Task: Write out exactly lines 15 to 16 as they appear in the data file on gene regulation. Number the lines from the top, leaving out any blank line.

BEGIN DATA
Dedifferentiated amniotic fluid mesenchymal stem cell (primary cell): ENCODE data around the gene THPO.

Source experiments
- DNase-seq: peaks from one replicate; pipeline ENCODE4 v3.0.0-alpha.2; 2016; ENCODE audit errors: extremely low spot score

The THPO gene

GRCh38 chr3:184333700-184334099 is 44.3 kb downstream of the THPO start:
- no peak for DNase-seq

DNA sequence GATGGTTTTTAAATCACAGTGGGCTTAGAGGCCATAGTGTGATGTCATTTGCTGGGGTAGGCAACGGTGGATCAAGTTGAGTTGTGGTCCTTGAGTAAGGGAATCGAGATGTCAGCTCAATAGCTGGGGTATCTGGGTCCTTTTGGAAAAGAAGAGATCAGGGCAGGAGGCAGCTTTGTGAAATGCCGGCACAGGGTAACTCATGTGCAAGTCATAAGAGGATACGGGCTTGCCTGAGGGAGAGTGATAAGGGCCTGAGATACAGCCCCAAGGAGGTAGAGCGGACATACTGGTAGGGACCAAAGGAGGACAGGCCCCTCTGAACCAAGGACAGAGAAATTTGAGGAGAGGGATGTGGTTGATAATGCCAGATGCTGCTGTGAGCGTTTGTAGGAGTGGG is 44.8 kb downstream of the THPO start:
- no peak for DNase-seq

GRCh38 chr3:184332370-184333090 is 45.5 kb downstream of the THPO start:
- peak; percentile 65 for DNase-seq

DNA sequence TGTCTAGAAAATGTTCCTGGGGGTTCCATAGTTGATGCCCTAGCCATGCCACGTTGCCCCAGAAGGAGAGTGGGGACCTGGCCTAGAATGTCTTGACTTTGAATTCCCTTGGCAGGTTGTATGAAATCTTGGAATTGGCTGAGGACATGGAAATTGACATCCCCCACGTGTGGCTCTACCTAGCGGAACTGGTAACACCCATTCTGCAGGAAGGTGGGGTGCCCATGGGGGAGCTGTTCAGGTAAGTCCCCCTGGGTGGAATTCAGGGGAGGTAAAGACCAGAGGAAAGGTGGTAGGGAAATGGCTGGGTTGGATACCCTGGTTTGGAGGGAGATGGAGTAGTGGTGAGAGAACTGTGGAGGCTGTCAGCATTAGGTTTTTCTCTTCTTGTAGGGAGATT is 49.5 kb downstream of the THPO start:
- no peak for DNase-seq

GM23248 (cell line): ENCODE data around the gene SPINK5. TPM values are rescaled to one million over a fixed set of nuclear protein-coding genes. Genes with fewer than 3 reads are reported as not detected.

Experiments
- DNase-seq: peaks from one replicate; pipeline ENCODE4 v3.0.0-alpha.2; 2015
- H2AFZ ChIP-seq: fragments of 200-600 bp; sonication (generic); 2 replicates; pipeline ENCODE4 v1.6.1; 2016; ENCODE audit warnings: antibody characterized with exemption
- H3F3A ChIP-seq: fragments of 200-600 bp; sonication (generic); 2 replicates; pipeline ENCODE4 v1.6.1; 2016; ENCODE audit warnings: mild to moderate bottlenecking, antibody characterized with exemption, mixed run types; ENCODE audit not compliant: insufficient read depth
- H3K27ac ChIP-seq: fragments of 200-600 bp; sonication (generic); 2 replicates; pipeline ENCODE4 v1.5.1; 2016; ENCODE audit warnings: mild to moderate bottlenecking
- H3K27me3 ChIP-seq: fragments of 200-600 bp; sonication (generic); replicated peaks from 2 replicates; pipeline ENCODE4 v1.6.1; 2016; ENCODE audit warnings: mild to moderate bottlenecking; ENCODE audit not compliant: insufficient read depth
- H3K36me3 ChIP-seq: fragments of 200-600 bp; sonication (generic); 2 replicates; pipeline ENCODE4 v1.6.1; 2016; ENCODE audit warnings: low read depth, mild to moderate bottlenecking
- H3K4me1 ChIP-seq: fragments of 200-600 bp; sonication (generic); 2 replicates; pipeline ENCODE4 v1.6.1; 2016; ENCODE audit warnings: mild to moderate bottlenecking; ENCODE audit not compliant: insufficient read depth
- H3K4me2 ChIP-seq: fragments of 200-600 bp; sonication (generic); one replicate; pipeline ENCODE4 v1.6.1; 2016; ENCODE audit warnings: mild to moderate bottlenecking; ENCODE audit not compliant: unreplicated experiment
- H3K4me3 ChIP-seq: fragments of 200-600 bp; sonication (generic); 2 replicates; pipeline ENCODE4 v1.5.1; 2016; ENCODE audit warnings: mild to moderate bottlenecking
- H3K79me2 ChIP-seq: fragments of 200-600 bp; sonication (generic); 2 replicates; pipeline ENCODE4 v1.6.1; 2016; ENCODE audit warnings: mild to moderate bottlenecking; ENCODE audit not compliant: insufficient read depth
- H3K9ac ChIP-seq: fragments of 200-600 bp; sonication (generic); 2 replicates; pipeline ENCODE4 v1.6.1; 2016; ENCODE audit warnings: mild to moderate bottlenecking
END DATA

- DNase-seq: peaks from one replicate; pipeline ENCODE4 v3.0.0-alpha.2; 2015
- H2AFZ ChIP-seq: fragments of 200-600 bp; sonication (generic); 2 replicates; pipeline ENCODE4 v1.6.1; 2016; ENCODE audit warnings: antibody characterized with exemption